In 2016, I spent four months as a teaching fellow in Vietnam. On the walk to school in my Hanoi neighborhood I would pass by Vietnamese grandparents holding the hands of their toddler grandchildren on their way to preschool. Many were hunched over and gray from years of hard work, but they did not look tired. They often smiled while moving at a casual pace, unlike the harried parents bringing their children to school on their way to work.
A few blocks later, I would walk through the pop-up market that filled the streets before dawn each morning with live animals, fresh fruits and vegetables, women butchering meat, and grandmothers buying their food for the day. They would no doubt return home to cook the family meals before heading out in the late afternoon to pick up the grandkids.
I enjoyed watching the daily rhythm of the lives I passed on my walk to school. I was not a part of that rhythm, but I was comforted by the humanity in the familiar routines that I witnessed each day. Life revolves around family in Vietnam, more so than in many places I’ve been. I sometimes wondered what it would be like to be a retired grandparent in Vietnam. At the same time, I would be grateful for not having so many grandparenting responsibilities – after all, I had a job and no shortage of travel plans.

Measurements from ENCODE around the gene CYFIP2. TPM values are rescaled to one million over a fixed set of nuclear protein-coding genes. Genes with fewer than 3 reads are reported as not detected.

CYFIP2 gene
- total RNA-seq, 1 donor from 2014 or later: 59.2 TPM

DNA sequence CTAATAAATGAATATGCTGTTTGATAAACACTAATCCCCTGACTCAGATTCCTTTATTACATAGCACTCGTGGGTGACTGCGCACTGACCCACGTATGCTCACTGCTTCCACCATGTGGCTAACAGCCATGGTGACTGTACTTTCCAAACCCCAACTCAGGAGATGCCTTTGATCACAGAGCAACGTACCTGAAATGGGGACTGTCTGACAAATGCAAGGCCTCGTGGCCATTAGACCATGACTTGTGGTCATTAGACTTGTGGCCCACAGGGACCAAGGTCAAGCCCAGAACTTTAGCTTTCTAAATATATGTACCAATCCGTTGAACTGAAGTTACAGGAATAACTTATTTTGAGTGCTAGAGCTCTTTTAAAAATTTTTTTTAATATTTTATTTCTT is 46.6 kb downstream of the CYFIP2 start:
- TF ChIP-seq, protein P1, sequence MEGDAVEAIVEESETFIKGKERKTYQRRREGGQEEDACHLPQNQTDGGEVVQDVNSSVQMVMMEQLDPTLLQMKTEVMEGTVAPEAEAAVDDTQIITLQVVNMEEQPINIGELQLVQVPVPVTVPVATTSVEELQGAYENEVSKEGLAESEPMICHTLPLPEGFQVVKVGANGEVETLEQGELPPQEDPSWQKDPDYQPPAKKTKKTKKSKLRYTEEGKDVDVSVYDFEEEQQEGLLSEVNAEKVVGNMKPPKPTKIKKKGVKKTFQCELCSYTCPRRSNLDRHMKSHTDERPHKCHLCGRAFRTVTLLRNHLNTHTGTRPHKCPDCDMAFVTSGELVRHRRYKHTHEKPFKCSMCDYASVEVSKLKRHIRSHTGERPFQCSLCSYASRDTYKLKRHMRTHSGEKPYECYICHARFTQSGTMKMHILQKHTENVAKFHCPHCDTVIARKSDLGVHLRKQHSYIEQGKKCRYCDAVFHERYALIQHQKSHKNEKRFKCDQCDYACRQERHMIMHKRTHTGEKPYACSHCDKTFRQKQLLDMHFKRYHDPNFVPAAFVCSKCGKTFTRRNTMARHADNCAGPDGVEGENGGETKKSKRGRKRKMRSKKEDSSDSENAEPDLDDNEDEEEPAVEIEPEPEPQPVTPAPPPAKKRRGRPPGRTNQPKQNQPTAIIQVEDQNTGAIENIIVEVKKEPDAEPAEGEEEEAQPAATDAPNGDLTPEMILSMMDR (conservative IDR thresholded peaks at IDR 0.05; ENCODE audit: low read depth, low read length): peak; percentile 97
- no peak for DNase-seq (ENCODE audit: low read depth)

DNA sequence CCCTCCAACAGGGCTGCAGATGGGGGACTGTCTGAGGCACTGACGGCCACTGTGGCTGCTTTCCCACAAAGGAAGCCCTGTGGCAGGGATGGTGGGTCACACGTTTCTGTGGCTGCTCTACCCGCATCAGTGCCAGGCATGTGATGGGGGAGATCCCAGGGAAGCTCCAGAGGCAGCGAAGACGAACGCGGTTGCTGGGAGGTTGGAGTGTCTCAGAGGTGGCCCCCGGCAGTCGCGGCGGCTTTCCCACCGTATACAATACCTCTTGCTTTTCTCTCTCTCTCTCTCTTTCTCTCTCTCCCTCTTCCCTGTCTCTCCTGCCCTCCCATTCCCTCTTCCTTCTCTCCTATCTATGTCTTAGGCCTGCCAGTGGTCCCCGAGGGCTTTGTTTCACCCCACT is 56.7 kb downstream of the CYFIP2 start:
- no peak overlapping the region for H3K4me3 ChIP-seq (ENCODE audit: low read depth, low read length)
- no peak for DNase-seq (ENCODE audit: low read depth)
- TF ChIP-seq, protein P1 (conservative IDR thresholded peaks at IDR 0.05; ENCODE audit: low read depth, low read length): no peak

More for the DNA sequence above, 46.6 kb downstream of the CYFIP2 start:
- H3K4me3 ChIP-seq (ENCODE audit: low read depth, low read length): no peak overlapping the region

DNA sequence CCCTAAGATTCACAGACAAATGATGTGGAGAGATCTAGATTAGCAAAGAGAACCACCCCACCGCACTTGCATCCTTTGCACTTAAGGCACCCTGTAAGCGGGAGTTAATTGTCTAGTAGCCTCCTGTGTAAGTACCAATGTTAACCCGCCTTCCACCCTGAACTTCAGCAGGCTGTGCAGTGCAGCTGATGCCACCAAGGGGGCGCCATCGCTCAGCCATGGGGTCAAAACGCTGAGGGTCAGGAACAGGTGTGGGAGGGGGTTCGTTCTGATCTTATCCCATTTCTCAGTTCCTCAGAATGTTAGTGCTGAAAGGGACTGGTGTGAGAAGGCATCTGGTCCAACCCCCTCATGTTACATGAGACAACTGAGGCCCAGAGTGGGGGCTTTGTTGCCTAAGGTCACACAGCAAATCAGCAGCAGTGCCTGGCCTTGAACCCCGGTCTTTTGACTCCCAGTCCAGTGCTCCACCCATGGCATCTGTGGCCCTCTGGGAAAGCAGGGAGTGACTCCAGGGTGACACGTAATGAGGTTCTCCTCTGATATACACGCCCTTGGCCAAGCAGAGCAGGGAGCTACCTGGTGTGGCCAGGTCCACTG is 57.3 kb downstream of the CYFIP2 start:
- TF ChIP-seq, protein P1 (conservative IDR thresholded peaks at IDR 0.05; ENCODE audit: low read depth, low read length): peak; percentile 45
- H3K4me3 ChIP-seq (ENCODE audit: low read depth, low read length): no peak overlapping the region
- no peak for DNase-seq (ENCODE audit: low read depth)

Seven years later I am a retired grandparent, but I’m not in Vietnam. Although I had planned on doing much more traveling since finishing the school year, I have found myself closer to home and closer to the rhythm of the grandparents I observed in Hanoi. My schedule has revolved more around getting my grandson to and from daycare than where the next cheap flight could take me.
I’m still traveling, just not so far and wide. I travel to playgrounds and meet other grandparents or young moms with their toddlers. I follow the same route to daycare twice a day where two of my grandson’s teachers are former students. I now have a passport to the baby aisle at the grocery store – the one I never had a reason to visit previously – where I search for diapers, wipes, and the perfect sippy cup. And I make regular journeys to the local thrift stores for the always-needed next size and season of clothes for my growing grandson.
Just like international travel, each place leads new adventures, challenges, and plenty of learning opportunities. I’m picking up the language of three-year-olds, both spoken and unspoken. I’ve mastered the art of packing carefully before leaving the house – wipes, diapers, books, snacks, drinks, extra clothes. I’ve begun to slow down and marvel at every passing school bus, trucks of any size, and the purple house on Elm Street.
I’ve also learned to ask for advice. Some of the most difficult challenges I have faced have led me to incredibly profound and caring people who have given me strength and wisdom when I needed it most.
Mostly, I’ve learned to be grateful for this time that I have with my grandson. Sure, I’d love to be riding a long-distance bus through the Andes in search of the next adventure, but that can wait. And there is plenty of adventure to be had right here and now.